|Florida Native Plant Society|
Previously, I talked about our native plant resources in Florida including the Florida Native Plant Society (FNPS), this time I’ll provide more details on how much I like FNPS.
My local chapter (Ixia in Jacksonville) holds informative meetings with expert speakers on a wide range of topics relating to native plants or habitats, offers plants for sale or raffle at most meetings, runs field trips, and participates in outreach programs. Our chapter has developed an “Alter-Natives” brochure for northeastern Florida that lists native plants to replace those frequently sold (and sometimes invasive) plants. Here’s a link to a pdf file of the brochure. We’ve adopted a small park in Jacksonville called Native Park, but ironically it was filled with non-native plants–we have made this into a showcase for native plants in an urban setting. In short, our chapter is filled with smart, active and caring folks doing important work as a group and as individuals. Here’s a link to find an FNPS chapter near you.
The Annual FNPS ConferencesWhile the chapter is great fun, the annual state-wide FNPS conference is my chapter on steroids! I’ve been to two conferences now and I find that them to be even more stimulating and inspiring. There are 37 chapters around the state: so there we are all together each of us talking about our projects and learning from speakers and local field trips. I took some photos and will provide a short tour of the 2012 conference which took place on May 19th to 22nd near Orlando.
|Native plant vendors display their plants for sale under the live oak tress.|
Craig Heugel, grower and author, and Brightman Logan, grower, are active FNPS members.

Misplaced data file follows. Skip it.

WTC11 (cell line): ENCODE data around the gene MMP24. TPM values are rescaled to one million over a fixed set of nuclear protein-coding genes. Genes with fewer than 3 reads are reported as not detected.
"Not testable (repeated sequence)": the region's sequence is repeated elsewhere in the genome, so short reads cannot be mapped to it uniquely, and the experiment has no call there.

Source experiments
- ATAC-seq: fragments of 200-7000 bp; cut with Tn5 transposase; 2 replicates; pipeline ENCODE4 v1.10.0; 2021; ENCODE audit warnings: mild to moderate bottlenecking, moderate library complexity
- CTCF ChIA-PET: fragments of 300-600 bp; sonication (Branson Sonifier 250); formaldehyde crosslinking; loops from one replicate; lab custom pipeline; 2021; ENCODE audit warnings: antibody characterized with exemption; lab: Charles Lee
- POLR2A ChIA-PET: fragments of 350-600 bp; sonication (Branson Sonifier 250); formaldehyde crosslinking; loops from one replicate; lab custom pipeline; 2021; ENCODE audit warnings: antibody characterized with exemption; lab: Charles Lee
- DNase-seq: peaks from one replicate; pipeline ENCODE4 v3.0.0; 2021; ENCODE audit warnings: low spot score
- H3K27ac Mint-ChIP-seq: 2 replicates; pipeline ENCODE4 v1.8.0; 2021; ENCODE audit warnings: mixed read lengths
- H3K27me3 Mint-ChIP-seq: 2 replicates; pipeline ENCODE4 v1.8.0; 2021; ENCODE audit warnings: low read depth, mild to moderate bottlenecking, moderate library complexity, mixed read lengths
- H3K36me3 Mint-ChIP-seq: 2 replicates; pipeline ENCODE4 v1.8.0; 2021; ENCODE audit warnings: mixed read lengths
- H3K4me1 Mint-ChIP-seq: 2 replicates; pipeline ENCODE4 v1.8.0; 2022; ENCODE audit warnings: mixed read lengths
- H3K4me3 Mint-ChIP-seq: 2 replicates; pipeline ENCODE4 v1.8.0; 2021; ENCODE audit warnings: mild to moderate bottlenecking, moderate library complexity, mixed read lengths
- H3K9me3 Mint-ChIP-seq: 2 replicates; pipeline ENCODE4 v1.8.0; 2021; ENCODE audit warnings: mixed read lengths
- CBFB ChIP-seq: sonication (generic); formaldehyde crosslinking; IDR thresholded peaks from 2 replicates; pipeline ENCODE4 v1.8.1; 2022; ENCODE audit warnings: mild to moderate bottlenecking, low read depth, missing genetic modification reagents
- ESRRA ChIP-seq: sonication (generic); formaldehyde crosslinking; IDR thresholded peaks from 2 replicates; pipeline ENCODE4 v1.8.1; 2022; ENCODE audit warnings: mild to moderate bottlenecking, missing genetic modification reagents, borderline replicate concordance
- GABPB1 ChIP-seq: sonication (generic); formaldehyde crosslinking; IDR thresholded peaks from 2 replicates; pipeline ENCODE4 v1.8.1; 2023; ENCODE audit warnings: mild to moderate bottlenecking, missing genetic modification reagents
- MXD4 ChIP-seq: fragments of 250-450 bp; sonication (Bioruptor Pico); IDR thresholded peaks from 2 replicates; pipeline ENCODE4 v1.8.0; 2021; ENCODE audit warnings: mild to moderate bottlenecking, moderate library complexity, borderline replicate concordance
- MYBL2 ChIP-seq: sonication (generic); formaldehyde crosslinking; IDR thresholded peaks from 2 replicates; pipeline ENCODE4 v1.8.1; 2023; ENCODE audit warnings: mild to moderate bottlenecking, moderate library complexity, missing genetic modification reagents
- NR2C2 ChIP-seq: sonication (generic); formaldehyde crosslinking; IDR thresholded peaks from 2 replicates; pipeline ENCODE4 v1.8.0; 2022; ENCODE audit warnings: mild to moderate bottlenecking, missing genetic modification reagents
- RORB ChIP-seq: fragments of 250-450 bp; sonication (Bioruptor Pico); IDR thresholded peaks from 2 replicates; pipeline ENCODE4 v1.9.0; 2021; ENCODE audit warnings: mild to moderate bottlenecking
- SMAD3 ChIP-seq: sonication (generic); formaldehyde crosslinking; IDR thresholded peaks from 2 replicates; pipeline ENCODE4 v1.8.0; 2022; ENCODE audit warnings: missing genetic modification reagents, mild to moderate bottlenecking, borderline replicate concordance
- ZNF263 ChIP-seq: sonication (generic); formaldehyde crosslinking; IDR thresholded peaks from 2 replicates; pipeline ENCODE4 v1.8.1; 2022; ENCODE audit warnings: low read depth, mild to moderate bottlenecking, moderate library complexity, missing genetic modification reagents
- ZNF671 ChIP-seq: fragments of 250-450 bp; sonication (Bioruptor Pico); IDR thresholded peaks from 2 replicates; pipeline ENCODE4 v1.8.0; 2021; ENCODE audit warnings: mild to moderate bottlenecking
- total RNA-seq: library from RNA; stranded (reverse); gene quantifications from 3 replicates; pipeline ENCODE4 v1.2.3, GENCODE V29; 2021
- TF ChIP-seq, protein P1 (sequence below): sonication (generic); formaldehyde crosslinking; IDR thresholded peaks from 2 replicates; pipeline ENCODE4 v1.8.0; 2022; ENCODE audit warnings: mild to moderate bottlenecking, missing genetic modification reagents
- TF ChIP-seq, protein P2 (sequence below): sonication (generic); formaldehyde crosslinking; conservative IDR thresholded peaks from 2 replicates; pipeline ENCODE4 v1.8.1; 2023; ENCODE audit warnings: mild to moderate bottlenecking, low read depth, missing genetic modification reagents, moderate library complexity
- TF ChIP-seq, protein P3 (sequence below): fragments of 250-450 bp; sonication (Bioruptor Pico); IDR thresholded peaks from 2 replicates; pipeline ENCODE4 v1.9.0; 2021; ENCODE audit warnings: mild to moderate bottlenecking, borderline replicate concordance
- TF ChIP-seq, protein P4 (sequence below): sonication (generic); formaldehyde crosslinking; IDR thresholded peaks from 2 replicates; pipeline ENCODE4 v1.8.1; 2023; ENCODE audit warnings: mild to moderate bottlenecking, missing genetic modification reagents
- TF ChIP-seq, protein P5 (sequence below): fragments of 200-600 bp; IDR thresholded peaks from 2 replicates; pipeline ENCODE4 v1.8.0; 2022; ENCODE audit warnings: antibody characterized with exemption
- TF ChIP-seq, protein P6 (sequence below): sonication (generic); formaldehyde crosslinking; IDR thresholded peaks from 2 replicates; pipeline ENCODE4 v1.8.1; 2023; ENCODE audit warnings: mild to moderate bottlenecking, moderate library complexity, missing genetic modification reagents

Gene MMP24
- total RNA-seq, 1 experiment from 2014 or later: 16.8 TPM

|Butterflyweed is a native milkweed and a couple of other species were offered.|
|Sunshine mimosa is a beautiful ground cover. It's a legume so it can grow in poor soils. Several of the nurseries offered this plant, but they were sold out the first day!|
|This FNPS member will have a good start on a native-filled garden.|
The Florida Association of Native Nurseries (FANN) brings the growers together at the FNPS conferences. Their consumer website http://www.plantrealflorida.org/ is a useful tool in finding Florida’s natives and/or a native nursery near you.
By the end of the conference, most of the plants were sold and I came home with several swamp milkweed plants for the edge of my pond. I already have the butterflyweed growing in several areas of my yard. So I can answer “Yes!” to the question posed above.
|The registration table was adorned with our state wildflower, tickseed coreopsis (Coreopsis lanceolata)|
The presentationsThere were more than 40 speakers and 20 local field trips. What a full conference! It was hard to decide what sessions to attend. Many of the conference sessions carried CEU credits for those who need them. Most sessions were filled and discussions of topics spilled into the hallways and continued into the evening events.
|Most sessions were filled.|
|Pollination study presented by Jaret Daniels. Dr. Daniels collecting pollinators.
There were two presentations on bees and then there were two showings of a bee movie during lunch on both days. Here’s my post Jaret Daniels and his charismatic pollinators.
Bill Belleville talks to us about The Friends of the Wekiva River and how their group has included many people living in the watershed. They’ve created a simple, easy to understand “Wekiva Promise” that people have pledged not to pollute the river.
Keynote speaker Rick Darke helped us look at our landscapes differently.
Sue Dingwell summarized Rick’s presentation on the FNPS blog.
Guided field trips and sometimes workshops are held on Thursdays and Sundays to bookmark the two days of meetings and presentations. Since the conferences are held in various areas of the state, the field trips offer a great opportunity to learn about some of "The Real Florida."
The SocialsThere are usually three social events for each conference. The Thursday evening welcome, plus Friday and Saturday night socials which differ depending upon the location of the conference.
|Botanist, photographer, author, Gil Nelson||The magnolia centerpieces added an elegant touch at the Saturday evening gala.|
I was a little sad as the conference wound down at the Saturday night gala, but there’s always next year’s conference to look forward to. It will be in Plant City near Tampa and Doug Tallamy will be one of our keynote speakers.
I hope you have access to a native plant society in your state. If so, get involved, and then you too could become addicted.
© Ginny Stibolt